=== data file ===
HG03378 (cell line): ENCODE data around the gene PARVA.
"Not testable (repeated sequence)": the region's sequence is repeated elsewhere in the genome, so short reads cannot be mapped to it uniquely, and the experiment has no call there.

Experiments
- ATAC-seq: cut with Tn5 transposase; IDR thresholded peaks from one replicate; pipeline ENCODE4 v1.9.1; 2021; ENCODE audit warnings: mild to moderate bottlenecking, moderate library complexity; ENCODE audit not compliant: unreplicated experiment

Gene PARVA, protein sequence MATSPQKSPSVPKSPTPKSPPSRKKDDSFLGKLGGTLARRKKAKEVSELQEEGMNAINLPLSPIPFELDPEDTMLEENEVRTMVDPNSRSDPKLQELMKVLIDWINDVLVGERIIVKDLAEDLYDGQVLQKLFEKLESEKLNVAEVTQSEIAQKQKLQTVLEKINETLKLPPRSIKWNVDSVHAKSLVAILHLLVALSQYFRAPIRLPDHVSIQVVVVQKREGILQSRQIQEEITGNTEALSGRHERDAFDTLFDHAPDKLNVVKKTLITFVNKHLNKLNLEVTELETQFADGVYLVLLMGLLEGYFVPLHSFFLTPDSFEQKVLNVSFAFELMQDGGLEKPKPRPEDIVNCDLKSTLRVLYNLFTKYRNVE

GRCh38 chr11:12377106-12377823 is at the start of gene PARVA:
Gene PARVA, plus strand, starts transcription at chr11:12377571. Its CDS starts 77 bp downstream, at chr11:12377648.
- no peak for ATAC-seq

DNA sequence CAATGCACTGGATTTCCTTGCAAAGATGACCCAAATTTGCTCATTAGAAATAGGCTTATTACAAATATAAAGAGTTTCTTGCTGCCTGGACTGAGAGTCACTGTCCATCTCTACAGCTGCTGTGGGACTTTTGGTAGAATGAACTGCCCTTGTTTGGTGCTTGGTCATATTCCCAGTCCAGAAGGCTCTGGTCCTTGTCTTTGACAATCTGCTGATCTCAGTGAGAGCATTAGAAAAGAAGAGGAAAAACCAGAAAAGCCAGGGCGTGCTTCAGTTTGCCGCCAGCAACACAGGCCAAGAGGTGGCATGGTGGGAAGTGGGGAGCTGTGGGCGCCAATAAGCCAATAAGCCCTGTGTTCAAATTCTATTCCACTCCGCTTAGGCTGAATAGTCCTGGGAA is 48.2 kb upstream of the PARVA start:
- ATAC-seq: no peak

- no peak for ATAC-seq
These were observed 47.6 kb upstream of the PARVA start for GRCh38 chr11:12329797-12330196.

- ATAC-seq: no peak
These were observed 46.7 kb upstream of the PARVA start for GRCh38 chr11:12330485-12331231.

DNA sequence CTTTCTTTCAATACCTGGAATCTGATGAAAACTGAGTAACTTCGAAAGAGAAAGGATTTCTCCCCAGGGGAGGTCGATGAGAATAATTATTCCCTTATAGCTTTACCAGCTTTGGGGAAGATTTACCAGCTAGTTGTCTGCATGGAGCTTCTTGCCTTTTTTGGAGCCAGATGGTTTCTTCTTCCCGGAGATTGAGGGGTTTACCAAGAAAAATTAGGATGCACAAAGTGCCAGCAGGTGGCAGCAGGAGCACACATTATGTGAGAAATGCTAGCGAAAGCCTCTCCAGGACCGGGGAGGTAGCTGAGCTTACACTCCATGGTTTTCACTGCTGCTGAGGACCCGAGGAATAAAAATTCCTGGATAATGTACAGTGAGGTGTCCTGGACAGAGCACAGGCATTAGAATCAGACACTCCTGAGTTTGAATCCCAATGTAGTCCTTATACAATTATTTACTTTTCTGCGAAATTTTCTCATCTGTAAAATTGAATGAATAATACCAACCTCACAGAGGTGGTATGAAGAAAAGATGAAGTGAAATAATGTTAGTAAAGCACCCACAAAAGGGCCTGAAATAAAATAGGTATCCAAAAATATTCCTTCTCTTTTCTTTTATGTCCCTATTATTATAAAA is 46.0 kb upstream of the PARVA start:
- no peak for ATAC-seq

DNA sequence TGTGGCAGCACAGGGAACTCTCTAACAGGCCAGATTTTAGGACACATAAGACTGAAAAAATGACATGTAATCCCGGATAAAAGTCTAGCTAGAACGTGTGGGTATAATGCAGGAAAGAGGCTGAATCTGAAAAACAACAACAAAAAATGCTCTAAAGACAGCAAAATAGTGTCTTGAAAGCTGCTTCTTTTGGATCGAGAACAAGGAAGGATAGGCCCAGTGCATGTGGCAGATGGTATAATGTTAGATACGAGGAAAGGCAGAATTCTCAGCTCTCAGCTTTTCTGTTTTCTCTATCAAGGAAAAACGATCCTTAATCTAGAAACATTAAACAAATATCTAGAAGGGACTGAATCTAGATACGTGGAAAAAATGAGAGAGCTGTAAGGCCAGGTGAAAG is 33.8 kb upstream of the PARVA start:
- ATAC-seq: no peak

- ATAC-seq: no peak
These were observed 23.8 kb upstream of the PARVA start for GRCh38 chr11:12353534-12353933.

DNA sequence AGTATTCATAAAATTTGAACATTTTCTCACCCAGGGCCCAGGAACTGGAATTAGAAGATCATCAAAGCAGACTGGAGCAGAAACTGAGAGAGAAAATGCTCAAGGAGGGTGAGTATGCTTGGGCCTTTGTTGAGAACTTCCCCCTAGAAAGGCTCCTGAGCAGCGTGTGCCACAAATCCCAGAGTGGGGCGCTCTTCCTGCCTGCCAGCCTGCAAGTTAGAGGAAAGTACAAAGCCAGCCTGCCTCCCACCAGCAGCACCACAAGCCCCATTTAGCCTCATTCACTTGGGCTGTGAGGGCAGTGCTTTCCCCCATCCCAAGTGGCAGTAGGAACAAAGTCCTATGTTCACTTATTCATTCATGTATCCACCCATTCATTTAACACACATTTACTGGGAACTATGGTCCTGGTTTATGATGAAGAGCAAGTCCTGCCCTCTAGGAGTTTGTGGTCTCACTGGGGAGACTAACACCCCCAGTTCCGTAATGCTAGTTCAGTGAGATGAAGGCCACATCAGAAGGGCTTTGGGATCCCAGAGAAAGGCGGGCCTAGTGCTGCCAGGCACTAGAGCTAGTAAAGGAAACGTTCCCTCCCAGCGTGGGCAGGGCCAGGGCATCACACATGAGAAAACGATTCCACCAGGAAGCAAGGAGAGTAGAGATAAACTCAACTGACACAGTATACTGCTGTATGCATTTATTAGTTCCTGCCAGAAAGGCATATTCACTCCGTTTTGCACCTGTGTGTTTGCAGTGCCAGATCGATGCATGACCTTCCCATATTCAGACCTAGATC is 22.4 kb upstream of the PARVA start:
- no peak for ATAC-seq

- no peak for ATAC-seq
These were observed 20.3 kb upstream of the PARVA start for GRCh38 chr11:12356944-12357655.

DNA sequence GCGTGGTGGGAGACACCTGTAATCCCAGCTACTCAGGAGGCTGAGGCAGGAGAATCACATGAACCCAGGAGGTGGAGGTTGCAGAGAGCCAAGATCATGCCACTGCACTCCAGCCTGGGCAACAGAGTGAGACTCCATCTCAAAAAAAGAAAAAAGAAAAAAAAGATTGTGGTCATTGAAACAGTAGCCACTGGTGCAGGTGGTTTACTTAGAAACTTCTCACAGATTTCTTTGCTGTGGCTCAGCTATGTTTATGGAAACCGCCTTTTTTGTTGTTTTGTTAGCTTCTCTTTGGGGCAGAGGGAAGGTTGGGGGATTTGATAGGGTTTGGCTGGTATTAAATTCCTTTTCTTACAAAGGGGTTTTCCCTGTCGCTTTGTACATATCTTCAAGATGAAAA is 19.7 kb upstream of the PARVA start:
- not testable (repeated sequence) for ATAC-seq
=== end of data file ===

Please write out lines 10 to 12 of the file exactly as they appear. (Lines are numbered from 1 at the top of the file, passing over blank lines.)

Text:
- ATAC-seq: no peak

- no peak for ATAC-seq
These were observed 47.6 kb upstream of the PARVA start for GRCh38 chr11:12329797-12330196.